Higher Taxes on Less Elastic Goods? Evidence from German Municipalities

51 Pages Posted: 26 Sep 2018 Last revised: 9 Jan 2019

See all articles by Sebastian Blesse

Sebastian Blesse

ZEW – Leibniz Centre for European Economic Research

Philipp Doerrenberg

ZEW – Leibniz Centre for European Economic Research; IZA Institute of Labor Economics; CESifo (Center for Economic Studies and Ifo Institute)

Anna Rauch

Independent

Date Written: September 1, 2018

Abstract

German municipalities have substantial autonomy in setting taxes on two distinct tax bases: business profits and property values. We use this setting and a two-step approach to explore whether implemented tax policy is consistent with the seminal inverse-elasticity rule. First, we estimate the tax elasticity of the two tax bases using event-study and generalized differences-in-differences methods based on the universe of municipalities in 1995-2010. Second, we compare the ratio of the observed tax rates for the two tax bases to the ratio of their estimated elasticities. We find that property is not very responsive to variation in tax rates, whereas business profits respond significantly. While this would suggest that property should be taxed at a higher rate, the data show that this not the case: most municipalities impose relatively higher rates on business profits. This suggests that municipality-level taxation in Germany is inconsistent with the inverse-elasticity rule. We provide suggestive evidence that this finding is explained by politician's imprecise expectations about revenue elasticities as well as re-election concerns.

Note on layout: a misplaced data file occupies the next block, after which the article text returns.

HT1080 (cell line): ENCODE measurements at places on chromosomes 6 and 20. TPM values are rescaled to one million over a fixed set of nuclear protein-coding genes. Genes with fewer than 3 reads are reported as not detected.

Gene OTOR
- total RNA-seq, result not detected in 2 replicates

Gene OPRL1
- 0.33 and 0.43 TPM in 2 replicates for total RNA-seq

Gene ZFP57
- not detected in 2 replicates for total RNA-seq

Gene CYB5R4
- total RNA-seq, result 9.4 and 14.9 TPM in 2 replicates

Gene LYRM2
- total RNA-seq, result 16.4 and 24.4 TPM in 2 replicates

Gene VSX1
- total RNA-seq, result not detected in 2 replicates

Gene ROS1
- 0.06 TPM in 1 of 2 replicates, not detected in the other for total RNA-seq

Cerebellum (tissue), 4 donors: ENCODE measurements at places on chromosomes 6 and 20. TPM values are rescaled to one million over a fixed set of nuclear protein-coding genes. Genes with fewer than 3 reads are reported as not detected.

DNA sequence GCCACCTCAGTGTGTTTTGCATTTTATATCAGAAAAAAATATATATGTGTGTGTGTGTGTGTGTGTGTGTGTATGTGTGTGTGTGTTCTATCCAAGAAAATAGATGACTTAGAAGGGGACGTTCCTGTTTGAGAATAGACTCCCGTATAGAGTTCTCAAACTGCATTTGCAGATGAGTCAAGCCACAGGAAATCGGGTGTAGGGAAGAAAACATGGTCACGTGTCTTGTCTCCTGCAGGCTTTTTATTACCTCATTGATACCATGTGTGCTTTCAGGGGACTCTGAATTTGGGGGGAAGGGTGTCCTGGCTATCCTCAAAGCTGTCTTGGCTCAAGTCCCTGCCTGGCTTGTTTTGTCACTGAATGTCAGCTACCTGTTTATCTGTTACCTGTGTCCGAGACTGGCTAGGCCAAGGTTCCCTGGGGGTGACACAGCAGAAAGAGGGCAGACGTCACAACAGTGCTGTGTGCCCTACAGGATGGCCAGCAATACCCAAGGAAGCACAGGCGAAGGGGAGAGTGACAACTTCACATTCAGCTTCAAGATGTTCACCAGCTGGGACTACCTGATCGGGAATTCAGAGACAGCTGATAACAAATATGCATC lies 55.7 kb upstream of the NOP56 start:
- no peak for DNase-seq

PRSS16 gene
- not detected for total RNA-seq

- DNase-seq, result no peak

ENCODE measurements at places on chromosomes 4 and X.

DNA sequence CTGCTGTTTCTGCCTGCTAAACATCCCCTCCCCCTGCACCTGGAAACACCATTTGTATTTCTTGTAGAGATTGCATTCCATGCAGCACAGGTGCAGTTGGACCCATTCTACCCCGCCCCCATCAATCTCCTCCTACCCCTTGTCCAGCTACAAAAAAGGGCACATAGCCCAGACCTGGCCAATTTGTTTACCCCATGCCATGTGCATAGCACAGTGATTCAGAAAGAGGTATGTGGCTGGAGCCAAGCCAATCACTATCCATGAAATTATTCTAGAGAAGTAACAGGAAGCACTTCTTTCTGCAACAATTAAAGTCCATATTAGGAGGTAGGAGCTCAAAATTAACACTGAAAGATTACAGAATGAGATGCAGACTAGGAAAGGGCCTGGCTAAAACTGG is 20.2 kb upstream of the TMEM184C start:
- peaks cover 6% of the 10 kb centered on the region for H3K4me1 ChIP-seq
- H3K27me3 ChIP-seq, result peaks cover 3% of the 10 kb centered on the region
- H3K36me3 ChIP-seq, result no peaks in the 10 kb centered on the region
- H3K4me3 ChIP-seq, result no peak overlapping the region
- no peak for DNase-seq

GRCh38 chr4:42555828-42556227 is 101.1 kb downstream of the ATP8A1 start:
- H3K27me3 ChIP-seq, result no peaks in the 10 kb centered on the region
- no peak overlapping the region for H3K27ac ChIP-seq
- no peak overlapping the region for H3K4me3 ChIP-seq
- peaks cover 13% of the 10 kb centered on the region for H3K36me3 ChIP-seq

Keywords: Inverse-elasticity rule, Property taxes, Business taxes, Municipality-level taxation, Elasticity of Corporate Taxable Income

JEL Classification: H2, H3, H7, R5

Suggested Citation

Blesse, Sebastian and Doerrenberg, Philipp and Rauch, Anna, Higher Taxes on Less Elastic Goods? Evidence from German Municipalities (September 1, 2018). ZEW - Centre for European Economic Research Discussion Paper No. 18-039. Available at SSRN: https://ssrn.com/abstract=3251730 or http://dx.doi.org/10.2139/ssrn.3251730

Sebastian Blesse (Contact Author)

ZEW – Leibniz Centre for European Economic Research ( email )

P.O. Box 10 34 43
L 7,1
D-68034 Mannheim, 68034
Germany

Philipp Doerrenberg

ZEW – Leibniz Centre for European Economic Research ( email )

P.O. Box 10 34 43
L 71
D-68034 Mannheim, 68034
Germany

IZA Institute of Labor Economics ( email )

P.O. Box 7240
Bonn, D-53072
Germany

CESifo (Center for Economic Studies and Ifo Institute) ( email )

Munich
Germany

Anna Rauch

Independent

No Address Available

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